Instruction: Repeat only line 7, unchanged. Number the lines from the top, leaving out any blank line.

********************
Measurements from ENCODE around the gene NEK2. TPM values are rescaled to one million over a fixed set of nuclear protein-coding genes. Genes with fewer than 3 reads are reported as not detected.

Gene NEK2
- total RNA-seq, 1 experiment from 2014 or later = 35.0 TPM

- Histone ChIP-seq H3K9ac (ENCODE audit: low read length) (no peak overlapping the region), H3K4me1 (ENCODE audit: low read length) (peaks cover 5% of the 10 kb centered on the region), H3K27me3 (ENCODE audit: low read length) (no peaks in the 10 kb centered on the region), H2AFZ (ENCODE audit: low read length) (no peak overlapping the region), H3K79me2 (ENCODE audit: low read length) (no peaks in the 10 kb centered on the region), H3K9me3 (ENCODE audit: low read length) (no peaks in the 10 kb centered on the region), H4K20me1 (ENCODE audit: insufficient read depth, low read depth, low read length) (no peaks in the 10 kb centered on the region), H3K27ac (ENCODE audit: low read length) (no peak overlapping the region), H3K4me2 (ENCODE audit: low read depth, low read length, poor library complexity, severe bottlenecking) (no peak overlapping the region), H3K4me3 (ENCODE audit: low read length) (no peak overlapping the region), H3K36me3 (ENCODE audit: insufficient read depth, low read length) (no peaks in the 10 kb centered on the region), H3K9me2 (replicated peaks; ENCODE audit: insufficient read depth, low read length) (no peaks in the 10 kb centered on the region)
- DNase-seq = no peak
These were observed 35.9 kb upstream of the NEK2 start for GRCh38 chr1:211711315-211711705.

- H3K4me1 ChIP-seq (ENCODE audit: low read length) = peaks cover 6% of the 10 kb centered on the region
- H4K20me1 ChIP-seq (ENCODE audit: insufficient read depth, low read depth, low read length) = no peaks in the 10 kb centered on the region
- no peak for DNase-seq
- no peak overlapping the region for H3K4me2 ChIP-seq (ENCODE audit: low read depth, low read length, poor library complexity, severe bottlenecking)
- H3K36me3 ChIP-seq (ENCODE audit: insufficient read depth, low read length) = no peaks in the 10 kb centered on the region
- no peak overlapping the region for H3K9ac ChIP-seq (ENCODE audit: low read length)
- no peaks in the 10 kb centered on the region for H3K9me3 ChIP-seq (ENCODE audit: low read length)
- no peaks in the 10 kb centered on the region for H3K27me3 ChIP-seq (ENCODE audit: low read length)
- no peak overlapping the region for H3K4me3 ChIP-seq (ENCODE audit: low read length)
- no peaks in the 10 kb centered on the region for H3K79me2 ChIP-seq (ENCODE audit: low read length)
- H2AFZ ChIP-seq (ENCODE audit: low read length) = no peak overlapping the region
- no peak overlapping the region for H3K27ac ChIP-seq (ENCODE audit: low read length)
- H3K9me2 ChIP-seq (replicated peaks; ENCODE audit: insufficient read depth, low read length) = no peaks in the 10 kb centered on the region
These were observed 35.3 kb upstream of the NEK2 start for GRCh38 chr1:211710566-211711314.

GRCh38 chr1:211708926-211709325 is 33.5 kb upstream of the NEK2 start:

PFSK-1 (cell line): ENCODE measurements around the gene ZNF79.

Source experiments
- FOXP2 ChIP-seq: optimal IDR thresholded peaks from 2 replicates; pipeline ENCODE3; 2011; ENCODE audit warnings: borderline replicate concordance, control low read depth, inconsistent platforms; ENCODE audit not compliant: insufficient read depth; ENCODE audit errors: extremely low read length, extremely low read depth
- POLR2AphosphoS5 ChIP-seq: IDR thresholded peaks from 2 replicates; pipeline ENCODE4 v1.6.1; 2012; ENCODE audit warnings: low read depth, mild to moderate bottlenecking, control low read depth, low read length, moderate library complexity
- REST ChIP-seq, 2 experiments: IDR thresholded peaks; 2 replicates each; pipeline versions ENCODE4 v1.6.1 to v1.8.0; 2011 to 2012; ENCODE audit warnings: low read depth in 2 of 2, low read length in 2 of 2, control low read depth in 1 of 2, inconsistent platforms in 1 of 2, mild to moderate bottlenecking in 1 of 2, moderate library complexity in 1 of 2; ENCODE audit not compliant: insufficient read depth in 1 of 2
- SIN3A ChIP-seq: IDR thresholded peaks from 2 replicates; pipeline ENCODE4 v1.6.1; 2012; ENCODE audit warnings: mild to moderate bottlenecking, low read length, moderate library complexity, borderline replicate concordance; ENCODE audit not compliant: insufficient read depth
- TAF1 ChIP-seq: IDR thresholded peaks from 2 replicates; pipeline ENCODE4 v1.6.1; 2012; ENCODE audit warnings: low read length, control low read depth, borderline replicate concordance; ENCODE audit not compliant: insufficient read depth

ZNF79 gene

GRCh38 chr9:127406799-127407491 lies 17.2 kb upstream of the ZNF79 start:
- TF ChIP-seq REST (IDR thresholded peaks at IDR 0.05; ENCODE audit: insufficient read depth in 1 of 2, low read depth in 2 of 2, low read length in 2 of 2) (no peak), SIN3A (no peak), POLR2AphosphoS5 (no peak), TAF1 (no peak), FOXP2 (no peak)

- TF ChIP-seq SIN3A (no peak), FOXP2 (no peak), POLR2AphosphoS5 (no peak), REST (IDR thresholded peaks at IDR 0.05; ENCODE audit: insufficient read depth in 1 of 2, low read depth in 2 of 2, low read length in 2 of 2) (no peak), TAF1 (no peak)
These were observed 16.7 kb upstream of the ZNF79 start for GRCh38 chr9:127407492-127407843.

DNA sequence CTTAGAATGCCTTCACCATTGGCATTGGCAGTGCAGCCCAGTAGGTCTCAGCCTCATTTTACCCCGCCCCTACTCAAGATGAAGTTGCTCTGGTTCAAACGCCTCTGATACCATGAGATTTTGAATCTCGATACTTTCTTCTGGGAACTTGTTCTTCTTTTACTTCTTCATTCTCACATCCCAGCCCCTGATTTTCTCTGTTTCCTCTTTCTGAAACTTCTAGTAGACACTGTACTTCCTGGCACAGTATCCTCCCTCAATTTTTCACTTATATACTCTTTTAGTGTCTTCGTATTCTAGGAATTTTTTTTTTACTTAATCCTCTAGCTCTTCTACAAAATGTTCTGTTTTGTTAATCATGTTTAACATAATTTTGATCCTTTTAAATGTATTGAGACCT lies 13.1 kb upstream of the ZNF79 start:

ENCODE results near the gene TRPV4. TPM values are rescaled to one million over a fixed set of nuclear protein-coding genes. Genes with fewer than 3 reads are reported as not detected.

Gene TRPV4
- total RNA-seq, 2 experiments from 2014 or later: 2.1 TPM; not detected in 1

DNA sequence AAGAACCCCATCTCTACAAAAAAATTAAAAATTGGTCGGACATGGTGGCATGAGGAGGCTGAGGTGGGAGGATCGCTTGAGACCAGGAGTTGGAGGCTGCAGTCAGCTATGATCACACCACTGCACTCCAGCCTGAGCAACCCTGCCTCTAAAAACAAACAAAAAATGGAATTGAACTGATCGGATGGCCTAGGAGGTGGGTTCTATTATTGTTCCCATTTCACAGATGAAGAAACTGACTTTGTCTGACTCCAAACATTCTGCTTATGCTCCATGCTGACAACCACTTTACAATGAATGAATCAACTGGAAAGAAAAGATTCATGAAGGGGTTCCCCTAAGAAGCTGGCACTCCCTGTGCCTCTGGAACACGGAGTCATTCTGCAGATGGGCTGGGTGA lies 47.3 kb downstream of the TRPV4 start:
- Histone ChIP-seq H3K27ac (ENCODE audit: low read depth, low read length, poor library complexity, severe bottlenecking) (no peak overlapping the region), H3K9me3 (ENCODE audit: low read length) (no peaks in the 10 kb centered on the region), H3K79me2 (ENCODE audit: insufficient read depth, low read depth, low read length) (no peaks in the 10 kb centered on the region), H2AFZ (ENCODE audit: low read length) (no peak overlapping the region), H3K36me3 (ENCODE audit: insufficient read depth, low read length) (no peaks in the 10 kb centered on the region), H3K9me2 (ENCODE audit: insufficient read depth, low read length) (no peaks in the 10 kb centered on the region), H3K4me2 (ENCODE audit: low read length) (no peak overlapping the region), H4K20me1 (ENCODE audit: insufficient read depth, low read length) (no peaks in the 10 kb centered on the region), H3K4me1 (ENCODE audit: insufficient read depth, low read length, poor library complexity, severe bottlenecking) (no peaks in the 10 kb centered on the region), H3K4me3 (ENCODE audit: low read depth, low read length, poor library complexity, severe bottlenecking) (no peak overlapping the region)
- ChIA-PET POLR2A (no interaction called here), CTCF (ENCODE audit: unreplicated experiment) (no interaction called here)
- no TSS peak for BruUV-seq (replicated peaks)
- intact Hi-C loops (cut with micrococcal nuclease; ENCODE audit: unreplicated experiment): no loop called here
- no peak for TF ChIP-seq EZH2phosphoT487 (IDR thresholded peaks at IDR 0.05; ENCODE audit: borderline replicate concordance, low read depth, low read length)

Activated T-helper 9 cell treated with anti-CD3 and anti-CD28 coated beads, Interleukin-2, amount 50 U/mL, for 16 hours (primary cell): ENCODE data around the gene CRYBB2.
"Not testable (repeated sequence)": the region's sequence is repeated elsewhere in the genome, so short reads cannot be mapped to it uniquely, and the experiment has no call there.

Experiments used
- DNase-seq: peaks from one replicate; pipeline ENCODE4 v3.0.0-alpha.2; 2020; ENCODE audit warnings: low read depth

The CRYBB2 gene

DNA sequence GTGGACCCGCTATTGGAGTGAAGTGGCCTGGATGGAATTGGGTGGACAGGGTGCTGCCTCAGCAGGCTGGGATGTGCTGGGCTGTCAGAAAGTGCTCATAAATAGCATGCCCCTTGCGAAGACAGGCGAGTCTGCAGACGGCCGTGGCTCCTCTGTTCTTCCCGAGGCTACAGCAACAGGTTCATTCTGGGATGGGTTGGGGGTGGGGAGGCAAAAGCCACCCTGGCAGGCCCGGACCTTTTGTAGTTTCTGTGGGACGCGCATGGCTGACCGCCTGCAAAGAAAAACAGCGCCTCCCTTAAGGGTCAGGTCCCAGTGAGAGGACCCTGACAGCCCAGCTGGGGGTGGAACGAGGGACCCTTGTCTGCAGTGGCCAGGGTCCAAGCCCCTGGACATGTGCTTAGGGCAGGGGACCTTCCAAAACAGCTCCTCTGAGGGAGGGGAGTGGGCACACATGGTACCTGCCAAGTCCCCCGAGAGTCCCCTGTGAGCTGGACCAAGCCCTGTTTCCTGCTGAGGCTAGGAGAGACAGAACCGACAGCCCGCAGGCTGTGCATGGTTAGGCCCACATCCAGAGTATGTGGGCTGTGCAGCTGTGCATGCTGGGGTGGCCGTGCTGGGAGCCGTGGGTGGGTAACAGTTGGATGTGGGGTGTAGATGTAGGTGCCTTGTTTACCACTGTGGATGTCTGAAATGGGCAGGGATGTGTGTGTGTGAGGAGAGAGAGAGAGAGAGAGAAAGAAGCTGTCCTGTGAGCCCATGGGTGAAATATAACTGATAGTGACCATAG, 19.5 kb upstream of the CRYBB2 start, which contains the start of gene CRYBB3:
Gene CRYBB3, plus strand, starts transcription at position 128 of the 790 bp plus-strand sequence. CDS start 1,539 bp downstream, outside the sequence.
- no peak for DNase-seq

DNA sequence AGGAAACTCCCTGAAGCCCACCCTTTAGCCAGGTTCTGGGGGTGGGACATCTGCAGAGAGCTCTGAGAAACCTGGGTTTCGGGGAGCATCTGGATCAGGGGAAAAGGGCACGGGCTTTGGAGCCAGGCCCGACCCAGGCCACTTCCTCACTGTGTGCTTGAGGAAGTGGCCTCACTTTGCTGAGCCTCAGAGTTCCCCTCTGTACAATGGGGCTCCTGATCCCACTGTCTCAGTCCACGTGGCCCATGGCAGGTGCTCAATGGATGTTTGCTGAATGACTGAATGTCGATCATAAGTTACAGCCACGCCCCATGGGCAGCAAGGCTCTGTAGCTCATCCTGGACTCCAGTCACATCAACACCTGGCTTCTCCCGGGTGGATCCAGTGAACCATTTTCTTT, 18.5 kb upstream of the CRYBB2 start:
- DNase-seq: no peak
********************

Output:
- H3K4me1 ChIP-seq (ENCODE audit: low read length) = peaks cover 6% of the 10 kb centered on the region